Michael Donnelly, MD, Chair
During the first year of Medical School, the student has the opportunity for exposure to the discipline of Pediatrics as a consequence of exposure to preceptorships and elective courses that stress the importance of growth and development as the fundamentals of Pediatrics.
The formal curriculum begins at the second-year level with the Pediatric/Geriatric module which focuses on the physiological principles underlying growth and development, maturational processes of organ function and their aberrations, including relevant clinical presentations. Faculty within the Department of Pediatrics participate in the course on physical diagnosis, emphasizing the techniques utilized in “pediatric” history taking and physical examination; the differences which are unique to the clinical pediatric assessment and unique from that of other disciplines are highlighted.
The clinical clerkship in Pediatrics is a six-week externship which includes inpatient and outpatient experience using the clinical facilities at the Georgetown University Children’s Medical Center, and the Georgetown Pediatric Service at Arlington Hospital. This clinical rotation exposes the student to clinical pediatrics, stresses the importance of history taking, physical examination and basic clinical procedures in addition to the importance of normal growth and development and preventive medicine.
The clinical faculty and resident staff provide bedside teaching, didactic sessions and informal discussions with the medical students. In addition, “core lectures,” formal lectures, grand rounds and intake rounds supplement the education experience. The third year clerk is provided the opportunity to present the clinical data and actively participate in the diagnostic and clinical decision-making process. During the clerkship, the medical students also have frequent exposure to, and interaction with the pediatric subspecialty faculty and staff.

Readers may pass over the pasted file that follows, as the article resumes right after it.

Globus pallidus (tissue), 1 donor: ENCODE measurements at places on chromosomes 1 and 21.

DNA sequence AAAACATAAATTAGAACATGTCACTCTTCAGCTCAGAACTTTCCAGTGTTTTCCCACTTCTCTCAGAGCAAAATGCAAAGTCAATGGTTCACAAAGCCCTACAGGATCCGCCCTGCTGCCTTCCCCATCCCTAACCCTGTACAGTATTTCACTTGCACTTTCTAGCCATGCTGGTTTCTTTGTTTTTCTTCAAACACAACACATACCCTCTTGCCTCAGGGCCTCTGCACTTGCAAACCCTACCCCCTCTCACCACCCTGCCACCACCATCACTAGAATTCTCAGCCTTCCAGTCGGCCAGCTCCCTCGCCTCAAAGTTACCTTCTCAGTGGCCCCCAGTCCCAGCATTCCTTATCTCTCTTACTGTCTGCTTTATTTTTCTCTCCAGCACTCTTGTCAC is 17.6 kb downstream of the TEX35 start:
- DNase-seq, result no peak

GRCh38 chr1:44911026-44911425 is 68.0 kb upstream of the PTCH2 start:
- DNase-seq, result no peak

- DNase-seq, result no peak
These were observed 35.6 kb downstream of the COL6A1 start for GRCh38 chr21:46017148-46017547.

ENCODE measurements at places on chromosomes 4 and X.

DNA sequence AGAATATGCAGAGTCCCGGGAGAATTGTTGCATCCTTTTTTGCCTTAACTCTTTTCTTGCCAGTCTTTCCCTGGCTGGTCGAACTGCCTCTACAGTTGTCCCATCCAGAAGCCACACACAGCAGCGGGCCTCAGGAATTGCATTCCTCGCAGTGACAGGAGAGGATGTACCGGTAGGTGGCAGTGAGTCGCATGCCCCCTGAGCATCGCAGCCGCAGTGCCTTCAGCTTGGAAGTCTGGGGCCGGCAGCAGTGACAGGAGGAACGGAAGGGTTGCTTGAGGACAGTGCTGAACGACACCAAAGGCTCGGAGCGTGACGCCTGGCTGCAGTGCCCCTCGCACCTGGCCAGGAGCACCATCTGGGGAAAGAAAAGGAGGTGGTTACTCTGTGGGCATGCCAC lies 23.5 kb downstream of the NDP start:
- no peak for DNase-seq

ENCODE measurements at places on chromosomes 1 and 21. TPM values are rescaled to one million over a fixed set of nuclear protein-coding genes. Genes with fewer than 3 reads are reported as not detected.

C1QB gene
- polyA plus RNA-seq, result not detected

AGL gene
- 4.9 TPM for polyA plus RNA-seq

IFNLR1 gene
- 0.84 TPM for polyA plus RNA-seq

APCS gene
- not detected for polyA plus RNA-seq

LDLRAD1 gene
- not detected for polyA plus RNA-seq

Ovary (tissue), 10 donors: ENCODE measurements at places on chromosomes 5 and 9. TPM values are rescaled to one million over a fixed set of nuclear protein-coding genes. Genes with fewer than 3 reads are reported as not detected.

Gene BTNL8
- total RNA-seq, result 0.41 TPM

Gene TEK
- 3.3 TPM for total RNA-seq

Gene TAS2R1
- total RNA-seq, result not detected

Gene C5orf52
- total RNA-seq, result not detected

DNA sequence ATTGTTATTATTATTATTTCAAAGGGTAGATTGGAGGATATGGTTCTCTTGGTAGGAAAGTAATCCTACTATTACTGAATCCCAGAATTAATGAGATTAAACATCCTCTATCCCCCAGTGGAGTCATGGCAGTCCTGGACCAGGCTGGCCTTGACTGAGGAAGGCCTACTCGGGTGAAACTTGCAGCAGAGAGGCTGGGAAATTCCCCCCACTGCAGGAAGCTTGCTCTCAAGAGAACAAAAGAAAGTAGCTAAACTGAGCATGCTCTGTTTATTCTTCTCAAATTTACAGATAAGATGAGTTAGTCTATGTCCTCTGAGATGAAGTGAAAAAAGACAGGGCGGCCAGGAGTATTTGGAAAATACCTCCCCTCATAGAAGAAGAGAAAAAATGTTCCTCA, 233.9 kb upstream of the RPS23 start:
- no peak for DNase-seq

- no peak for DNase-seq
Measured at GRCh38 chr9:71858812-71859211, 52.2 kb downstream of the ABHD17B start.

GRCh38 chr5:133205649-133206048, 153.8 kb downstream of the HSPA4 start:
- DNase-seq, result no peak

During the fourth year of medical school, a four-week ambulatory experience in pediatrics is offered; this rotation provides advanced clinical training in primary care pediatrics. It utilizes the facilities of the outpatient clinic at Georgetown University Children’s Medical Center, the Arlington Hospital Georgetown Pediatric Service, the Pediatric Mobile Van and the private offices of several pediatricians in the community. The clinical faculty of the Department serve as mentors in each of these facilities.
Fourth year pediatric electives (both inpatient and outpatient) include: acting internships, adolescent medicine, apnea, cardiology, critical care, developmental pediatrics, endocrinology, gastroenterology, genetics and metabolic disease, hematology/oncology, infectious disease, neonatology, nephrology, neurology, pulmonary disease and community pediatrics. Active research programs exist within the department in multiple areas including epidemiology, immunology, neonatology, nephrology, critical care, public health policy, oncology, transplant biology, community health and human genetics; students are encouraged to participate in these research programs. Through the four-year medical student curriculum, multiple opportunities exist for medical students to participate in these exciting research programs.
The Department of Pediatrics has an approved three-year residency training program. Clinical fellowship programs are available in developmental pediatrics; critical care; endocrinology; and clinical, biochemical and molecular genetics; nephrology and neonatology following residency training. Several of these programs are joint programs of the Department of Pediatrics and the National Institutes of Health. Basic research programs in the Department include research in areas such as: the renal dopamine receptor system and hypertension, development immunology and HLA-disease associations, disorders of growth, the epidemiology of perinatal mortality in the District of Columbia, health consequences of chronic (disabilities) disease, the molecular biology of human reproduction, molecular biology of disorders of sexual development, the molecular biology of genetic diseases and models for the delivery of health care to underserved populations.
The Georgetown Center for Children is a collaborative effort between the faculty and its community to provide all children with a unique opportunity to achieve their optimal potential and to provide advocacy for all children.